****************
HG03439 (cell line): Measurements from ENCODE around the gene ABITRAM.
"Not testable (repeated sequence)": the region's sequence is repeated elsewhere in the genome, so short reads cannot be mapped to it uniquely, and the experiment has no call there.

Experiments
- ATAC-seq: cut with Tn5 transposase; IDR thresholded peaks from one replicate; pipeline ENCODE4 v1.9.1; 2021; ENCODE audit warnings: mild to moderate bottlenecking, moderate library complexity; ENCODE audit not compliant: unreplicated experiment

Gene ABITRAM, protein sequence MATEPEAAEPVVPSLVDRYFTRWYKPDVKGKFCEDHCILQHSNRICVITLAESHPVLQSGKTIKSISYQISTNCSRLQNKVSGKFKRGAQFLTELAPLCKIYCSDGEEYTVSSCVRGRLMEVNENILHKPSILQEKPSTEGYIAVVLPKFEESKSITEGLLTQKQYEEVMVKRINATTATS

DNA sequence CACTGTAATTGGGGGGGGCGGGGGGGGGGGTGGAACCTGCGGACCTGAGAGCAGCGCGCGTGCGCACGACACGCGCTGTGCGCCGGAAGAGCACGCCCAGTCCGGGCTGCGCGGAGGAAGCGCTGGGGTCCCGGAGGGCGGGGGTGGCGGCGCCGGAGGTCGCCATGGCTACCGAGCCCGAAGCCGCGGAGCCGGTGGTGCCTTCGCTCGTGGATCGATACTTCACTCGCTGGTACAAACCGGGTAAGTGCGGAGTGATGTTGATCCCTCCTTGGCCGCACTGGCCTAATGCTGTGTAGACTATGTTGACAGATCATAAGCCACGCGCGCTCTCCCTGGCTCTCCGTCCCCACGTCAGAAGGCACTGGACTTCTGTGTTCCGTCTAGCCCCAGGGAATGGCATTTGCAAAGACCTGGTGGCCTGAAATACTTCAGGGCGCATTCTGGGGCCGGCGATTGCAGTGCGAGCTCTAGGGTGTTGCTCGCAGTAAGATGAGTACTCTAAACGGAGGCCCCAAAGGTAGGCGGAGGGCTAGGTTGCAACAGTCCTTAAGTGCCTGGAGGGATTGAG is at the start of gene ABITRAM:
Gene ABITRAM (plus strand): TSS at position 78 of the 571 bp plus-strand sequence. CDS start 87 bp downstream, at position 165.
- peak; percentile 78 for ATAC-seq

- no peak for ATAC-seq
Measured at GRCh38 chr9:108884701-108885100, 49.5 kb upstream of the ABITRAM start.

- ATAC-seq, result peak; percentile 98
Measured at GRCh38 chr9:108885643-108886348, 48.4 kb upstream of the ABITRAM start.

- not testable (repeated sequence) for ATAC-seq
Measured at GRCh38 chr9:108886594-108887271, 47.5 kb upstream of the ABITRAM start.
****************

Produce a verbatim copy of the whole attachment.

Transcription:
HG03439 (cell line): Measurements from ENCODE around the gene ABITRAM.
"Not testable (repeated sequence)": the region's sequence is repeated elsewhere in the genome, so short reads cannot be mapped to it uniquely, and the experiment has no call there.

Experiments
- ATAC-seq: cut with Tn5 transposase; IDR thresholded peaks from one replicate; pipeline ENCODE4 v1.9.1; 2021; ENCODE audit warnings: mild to moderate bottlenecking, moderate library complexity; ENCODE audit not compliant: unreplicated experiment

Gene ABITRAM, protein sequence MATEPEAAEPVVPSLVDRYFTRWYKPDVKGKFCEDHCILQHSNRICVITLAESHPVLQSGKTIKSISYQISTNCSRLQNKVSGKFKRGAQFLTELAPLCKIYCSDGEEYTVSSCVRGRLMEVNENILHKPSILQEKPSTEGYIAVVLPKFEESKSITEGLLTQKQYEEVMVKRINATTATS

DNA sequence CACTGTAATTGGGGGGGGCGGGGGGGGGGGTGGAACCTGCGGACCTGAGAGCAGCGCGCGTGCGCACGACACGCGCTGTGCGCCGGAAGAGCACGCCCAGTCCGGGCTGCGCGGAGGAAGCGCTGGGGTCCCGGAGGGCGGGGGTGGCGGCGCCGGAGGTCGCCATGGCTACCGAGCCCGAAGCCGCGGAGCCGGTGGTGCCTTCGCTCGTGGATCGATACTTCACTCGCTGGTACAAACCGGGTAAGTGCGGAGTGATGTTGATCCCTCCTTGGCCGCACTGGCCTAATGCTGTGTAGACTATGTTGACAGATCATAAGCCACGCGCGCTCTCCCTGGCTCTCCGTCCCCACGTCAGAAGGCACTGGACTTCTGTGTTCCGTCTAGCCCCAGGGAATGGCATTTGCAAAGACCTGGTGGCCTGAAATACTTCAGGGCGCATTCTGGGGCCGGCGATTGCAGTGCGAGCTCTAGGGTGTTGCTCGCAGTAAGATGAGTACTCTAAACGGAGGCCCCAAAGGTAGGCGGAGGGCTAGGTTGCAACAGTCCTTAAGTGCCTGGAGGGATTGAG is at the start of gene ABITRAM:
Gene ABITRAM (plus strand): TSS at position 78 of the 571 bp plus-strand sequence. CDS start 87 bp downstream, at position 165.
- peak; percentile 78 for ATAC-seq

- no peak for ATAC-seq
Measured at GRCh38 chr9:108884701-108885100, 49.5 kb upstream of the ABITRAM start.

- ATAC-seq, result peak; percentile 98
Measured at GRCh38 chr9:108885643-108886348, 48.4 kb upstream of the ABITRAM start.

- not testable (repeated sequence) for ATAC-seq
Measured at GRCh38 chr9:108886594-108887271, 47.5 kb upstream of the ABITRAM start.